April 10th, 2014 at 12:07 pm
As a child, my favorite part of Easter was the egg hunt in our backyard. My siblings, cousins and I would search the entire property for colorful eggs left by the Easter bunny! Now, as an adult, I love watching the kids have that same experience. Some of you may have only a few children and the hunt coordination is fairly easy, but if you do a multi-family egg hunt it can get pretty complicated…especially when it comes to keeping the peace when the kids have free reign and goodies are involved! Here are ten egg hunt tips to make sure everything goes smoothly.
- Decide on a set number of eggs each child will get. I recommend plastic eggs so you can hide prizes inside, but some people like to hide real eggs.
- Choose a variety of prizes to fill the eggs with. Make sure things are age appropriate. Some good ideas are: Change or dollar bills, candy, erasers, whistles, stickers, hair clips, small toys, temporary tattoos, bracelets, etc. You can also have one or two special eggs for each child with a note inside that they can trade in for a big toy that wouldn’t fit. You can find some great, affordable prizes at your local Walmart!
- If you have a small scale egg hunt, give each child an egg color or size so there is no confusion as to which eggs they should look for. If you have a large scale egg hunt, decide on egg colors or size per age group, i.e. Ages 2-4 can only take red and yellow eggs, ages 5-9 can only take blue and green eggs, etc. That way, they will get the appropriate goodies for their age group and you know how to appropriately hide them so that they’re not too difficult for little ones, or too easy for older ones, to find.
- Set an appropriate time for the hunt. Keep in mind when it starts to get dark in your area and allow the kids ample time before sundown. Also keep in mind that the kids will want to play with and eat their prizes right away, so plan it around your meals.
- Decide on the area you will hide the eggs in and, if necessary, use flags to create boundaries so the kids don’t go looking in the wrong places. It also provides an element of safety so you can make sure that they don’t wander off or go into areas where they might get hurt.
- Write down where you hide the eggs. I can tell you from experience that it’s easy to forget after hiding a bunch of them!
- Hand out baskets to make it easy for the kids to collect their eggs. A fun way to prepare for this is to let them decorate and personalize their egg hunt baskets a day or two before Easter!
- Designate egg hunt “moderators” who can help the kids find the eggs if they have trouble and get frustrated. For little ones, they can guide them in the right direction.
- Designate a few people to handle photography and take pictures of the kids hunting for the eggs. These moments are precious and will be special memories to look back on!
- Make a rule that no one can open their eggs until each child has found all of their eggs. Patience is a virtue!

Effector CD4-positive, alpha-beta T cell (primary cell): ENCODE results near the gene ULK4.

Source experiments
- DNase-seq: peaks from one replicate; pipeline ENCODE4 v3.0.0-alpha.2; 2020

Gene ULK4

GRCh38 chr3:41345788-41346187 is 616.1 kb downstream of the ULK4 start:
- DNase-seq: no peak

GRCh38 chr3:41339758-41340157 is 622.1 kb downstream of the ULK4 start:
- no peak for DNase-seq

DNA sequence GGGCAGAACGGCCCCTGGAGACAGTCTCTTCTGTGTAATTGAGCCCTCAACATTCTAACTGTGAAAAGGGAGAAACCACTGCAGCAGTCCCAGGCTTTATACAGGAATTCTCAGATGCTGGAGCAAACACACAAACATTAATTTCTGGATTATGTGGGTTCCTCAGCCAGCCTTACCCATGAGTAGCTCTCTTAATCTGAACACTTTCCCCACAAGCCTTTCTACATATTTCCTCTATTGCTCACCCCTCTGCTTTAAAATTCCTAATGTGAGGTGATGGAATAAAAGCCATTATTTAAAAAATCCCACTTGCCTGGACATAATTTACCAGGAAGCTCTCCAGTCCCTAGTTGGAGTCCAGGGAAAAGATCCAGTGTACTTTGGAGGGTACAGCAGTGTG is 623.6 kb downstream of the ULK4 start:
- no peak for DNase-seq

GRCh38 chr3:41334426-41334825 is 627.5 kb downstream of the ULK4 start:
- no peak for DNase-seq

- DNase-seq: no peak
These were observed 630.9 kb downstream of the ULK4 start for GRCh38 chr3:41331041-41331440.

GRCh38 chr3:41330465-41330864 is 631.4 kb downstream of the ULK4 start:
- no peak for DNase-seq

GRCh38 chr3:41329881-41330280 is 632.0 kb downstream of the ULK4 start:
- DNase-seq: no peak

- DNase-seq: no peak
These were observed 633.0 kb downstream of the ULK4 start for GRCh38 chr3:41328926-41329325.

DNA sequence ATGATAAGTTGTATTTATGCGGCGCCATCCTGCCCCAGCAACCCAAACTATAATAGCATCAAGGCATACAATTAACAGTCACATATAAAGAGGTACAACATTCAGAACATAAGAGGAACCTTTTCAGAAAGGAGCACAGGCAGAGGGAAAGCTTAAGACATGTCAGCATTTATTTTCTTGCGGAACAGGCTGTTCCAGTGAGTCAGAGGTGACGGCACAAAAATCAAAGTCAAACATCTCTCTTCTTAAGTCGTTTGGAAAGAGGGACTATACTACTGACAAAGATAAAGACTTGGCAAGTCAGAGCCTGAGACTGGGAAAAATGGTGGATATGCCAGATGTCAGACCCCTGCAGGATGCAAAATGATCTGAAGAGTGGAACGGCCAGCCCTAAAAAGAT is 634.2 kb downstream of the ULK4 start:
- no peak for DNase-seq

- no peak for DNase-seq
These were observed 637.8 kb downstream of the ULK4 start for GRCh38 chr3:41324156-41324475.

What do YOU have planned for the egg hunt this year? Share with us on our Facebook wall!
March 27th, 2014 at 5:41 pm
If you like to garden, or want to start one, now’s the time to get ready for planting! (Did we mention that April is National Gardening Month?) As the ground thaws, soil needs to be prepared in order to create the best growing medium for your plants. Different types of plants require different kinds of care, including the timing of their planting, exposure to sunlight, supplemented nutrition, watering, spacing, and harvesting. Get your kids involved and let them help you however they can. Here are some basic guidelines for starting your spring planting.
- Determine your frost date. If you live in an area where you get a true winter, it’s important that you know your area’s frost date to avoid planting too soon. There are quite a few online resources to help you figure it out. Try Dave’s Garden…you just put in your zip code and it tells you your frost risks and timing.
- Choose your plants. Gather your bulbs and seeds and determine which ones need to be planted first. Some plants can survive colder temperatures.
- Section your garden. Plants should be grouped by type and care. Vegetables, fruits, herbs, flowers, etc. should have their own sections. Keep their “requirements” in mind when you create your sections…some need lots of direct sunlight, while others thrive in shady spots.
- Test your soil. You should first make sure the soil is ready to be prepared. Heavy soil that is still wet from snow and rain will not let your plants breathe. You can tell it’s ready when you pick it up, squeeze it into a ball with your hands, and then drop it, or poke it. If it crumbles into small particles, it is dry enough to be worked. If it breaks into large clumps or stays in form, it is still too moist. Not all soil is equal, so learning a bit about your native soil will help you understand when it’s ready.
- Prepare your soil. There are a lot of things you can do to improve the medium your plants grow in. Without going into too much detail, consider looking into the various soil-improvement methods, including pH testing, composting, fertilizing, tilling, mulching, etc. Hint: Used coffee grounds and egg shells make great fertilizers!
- Plant! When your soil is ready, plant your seeds and bulbs, take care of them and watch them grow! Garden maintenance can be tedious, but rewarding. Make sure you water and fertilize as needed, and don’t forget to pick those pesky weeds!
Do you have a garden and have tips to share? Post them and/or pictures of your garden on our Facebook page!
Photo Credit: www.ivillage.com